1. Throughout the period from the time of his employment through at least 1995, all of Mr. Jayko’s evaluations were satisfactory ("meets expectations") or above, with specific "outstanding achievement" awards and commendations for the manner in which he acted on specific projects, wrote his reports and communicated his actions, particularly related to the Dura Landfill Project in 1994 and 1995, and other public service awards in 1998 and 1999. (CX. 7, 8, 12 , 58 and 59, JXs. 9-11, T 1607-09)
1. Summarizing Mr. Jayko’s evaluations as of the end of 1997, the last evaluation before his transfer in July 1998, Mr. Dunlavy stated:
I thought that his work was quite competent; that he had a very well-developed ability to keep track of what was going on in different areas, to handle multiple priorities and to keep a schedule, and keep effective and complete records of what he was doing. From that standpoint, I thought his work was effective. (T 932)
1. Mr. Dunlavy noted as weaknesses of Mr. Jayko that did not present a problem to him, stating:
He has a manner, a personality trait that is off-putting to some people in that he has a style that I describe as smart-alecky. If you are the kind of person who expects things to be what they seem to be and you take all these things seriously, it can make it difficult to deal with him. If you recognize it for what it is ... and ... don’t take it seriously and move into the real aspects of the work, it is not a problem. (T 933)
1. The only specific adverse comments or complaints concerning Mr. Jayko’s performance before his assignment as site coordinator for the RVS project, involved limited day-to-day criticisms from supervisors performed during the normal course of their duties, that did not adversely affect Mr. Jayko’s overall performance or ratings in any formal rating system that was presented into evidence at the hearing.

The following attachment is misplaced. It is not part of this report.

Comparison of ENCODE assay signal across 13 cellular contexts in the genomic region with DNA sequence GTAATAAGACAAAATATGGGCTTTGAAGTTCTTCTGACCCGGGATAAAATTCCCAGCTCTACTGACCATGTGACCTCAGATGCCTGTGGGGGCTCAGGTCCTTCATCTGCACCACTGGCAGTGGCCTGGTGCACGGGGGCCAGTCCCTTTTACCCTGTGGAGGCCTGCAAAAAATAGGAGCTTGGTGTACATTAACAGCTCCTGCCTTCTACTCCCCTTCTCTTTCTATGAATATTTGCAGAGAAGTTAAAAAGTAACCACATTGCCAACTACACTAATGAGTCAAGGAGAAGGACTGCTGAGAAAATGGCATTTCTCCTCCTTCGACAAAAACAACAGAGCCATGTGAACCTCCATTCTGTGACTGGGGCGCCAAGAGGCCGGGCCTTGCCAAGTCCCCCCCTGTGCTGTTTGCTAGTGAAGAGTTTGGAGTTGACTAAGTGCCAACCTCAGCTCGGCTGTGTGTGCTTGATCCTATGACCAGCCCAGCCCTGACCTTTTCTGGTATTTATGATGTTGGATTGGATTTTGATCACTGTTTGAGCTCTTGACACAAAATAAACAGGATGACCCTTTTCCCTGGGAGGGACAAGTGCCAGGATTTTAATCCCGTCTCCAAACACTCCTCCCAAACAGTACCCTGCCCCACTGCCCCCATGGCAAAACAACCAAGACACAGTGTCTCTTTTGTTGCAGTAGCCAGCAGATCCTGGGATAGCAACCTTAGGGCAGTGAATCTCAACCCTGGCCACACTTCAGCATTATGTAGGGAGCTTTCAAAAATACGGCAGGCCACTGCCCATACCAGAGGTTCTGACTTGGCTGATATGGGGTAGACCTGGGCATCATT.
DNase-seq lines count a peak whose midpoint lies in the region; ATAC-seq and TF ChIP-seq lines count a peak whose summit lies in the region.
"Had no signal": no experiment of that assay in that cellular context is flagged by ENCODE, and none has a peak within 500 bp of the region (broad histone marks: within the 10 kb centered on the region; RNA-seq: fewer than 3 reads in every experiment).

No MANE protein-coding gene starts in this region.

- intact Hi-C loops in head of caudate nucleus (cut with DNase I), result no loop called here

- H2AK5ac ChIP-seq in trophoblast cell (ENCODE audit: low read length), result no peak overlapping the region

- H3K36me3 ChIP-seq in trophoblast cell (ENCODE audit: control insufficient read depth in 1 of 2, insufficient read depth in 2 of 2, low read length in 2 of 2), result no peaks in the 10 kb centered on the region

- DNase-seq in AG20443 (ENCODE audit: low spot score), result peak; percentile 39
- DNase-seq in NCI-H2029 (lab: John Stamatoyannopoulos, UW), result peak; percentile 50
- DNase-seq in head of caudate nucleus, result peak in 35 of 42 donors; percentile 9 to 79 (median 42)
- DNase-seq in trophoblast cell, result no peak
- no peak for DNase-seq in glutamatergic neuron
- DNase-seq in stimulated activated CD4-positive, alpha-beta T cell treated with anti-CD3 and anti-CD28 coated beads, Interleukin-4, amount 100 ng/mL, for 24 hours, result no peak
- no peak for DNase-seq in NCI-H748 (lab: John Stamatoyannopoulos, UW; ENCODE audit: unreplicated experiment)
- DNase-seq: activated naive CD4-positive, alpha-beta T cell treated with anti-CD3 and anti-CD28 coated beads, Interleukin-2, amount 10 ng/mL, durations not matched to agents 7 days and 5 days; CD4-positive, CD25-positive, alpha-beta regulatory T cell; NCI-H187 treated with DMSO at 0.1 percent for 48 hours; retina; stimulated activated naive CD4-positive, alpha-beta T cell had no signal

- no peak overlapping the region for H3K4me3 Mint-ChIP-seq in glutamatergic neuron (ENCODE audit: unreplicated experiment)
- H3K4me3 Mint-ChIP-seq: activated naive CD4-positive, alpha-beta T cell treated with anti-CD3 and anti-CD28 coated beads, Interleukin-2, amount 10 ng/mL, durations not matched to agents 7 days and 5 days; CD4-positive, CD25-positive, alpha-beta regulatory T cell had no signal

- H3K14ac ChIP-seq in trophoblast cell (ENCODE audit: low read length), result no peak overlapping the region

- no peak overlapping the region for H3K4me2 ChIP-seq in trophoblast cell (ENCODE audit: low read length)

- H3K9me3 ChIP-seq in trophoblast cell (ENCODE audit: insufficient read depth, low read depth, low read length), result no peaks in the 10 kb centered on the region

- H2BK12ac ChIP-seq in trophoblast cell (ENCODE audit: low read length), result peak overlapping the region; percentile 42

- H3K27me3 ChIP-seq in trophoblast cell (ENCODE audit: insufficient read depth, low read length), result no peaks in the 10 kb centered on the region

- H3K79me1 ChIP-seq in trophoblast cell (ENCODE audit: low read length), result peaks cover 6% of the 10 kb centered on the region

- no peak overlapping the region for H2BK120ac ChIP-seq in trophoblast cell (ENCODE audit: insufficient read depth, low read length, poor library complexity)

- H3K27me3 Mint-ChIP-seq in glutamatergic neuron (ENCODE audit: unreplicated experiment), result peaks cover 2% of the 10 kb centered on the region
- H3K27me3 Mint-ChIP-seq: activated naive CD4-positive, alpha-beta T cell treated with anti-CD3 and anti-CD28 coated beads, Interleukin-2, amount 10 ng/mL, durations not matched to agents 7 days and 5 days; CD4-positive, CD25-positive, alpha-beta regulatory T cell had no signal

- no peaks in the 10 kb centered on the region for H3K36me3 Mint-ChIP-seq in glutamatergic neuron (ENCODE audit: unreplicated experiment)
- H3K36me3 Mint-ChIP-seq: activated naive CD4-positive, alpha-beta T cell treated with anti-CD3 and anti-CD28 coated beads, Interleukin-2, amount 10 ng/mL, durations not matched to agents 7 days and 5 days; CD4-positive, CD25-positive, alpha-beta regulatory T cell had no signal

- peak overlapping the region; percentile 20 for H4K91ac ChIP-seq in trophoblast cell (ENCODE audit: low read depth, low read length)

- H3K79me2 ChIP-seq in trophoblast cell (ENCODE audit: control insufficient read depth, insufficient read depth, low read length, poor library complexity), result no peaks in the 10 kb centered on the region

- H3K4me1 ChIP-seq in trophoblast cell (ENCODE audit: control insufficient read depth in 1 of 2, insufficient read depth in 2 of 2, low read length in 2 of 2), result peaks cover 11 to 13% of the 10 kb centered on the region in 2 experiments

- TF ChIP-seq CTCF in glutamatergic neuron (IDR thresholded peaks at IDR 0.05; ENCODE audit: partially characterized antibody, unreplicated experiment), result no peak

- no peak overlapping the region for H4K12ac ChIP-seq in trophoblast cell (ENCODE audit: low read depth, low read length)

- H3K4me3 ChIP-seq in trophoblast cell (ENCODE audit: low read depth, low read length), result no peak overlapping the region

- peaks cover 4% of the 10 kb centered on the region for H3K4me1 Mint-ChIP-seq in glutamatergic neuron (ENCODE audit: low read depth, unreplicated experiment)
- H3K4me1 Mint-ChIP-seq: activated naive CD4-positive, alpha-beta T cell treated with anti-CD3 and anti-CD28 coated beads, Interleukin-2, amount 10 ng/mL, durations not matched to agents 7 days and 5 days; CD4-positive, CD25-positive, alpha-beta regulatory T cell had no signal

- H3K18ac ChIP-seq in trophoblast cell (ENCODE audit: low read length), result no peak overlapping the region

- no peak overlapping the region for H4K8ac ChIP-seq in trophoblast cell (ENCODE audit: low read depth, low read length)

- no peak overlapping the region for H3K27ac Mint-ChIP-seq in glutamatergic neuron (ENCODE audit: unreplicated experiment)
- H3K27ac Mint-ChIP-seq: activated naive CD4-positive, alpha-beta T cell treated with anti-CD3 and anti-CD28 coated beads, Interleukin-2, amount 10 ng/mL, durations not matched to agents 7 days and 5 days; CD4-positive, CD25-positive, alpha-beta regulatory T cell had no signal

1. I find that none of the matters raised at the hearing concerning allegations of failing to participate in conferences on such matters as the 1996 Dura Landfill project, or lack of cooperation at any other specific point in time with any of the witnesses during that period, were intended to be made formal personnel actions as a part of Mr. Jayko’s permanent record. Therefore, I also find that Mr. Jayko’s record as of the time of his appointment to the Marion, River Valley Schools project site coordinator position, must be considered "clean" for purposes of this decision and order, and that the assignment was made without reference to any such prior perceived misconduct.
The Marion, Ohio and River Valley Local Schools Investigation:
Phase I - June 26, 1997 - October 14, 1997
1. On or about June 26, 1997, Mr. Jayko began receiving citizen calls from people who lived in Marion stating they had an increase in leukemia in that area that was far above what should have been there. (T 1611)
2. The citizen leukemia calls resulted in a memo dated August 1, 1997, from Paul Jayko to Ed Hammett, District Chief, NWDO, entitled Cancer Cases, River Valley School District, Marion, Ohio, recommending "in the strongest possible way" that an "immediate" LOE investigation of the RVS grounds and property be commenced through an LOE contractor, considering that the RVS buildings were built on the ground of a former military installation; that it was highly probable that disposal of carcinogenic solvents, along with the burning and burying of unknown materials took place on soils that were either immediately adjacent to the school or then a part of the school athletic fields; that the RVS would resume their academic calendar on August 26, 1997, thereby placing 1,000 plus individuals into a situation of unknown risk, and that the only way of assuring that the students, faculty, and staff at the RVS are not returning to an area of eminent risk is to conduct environmental sampling of soils, air, surface and ground waters, there. (CX 60, T 1616)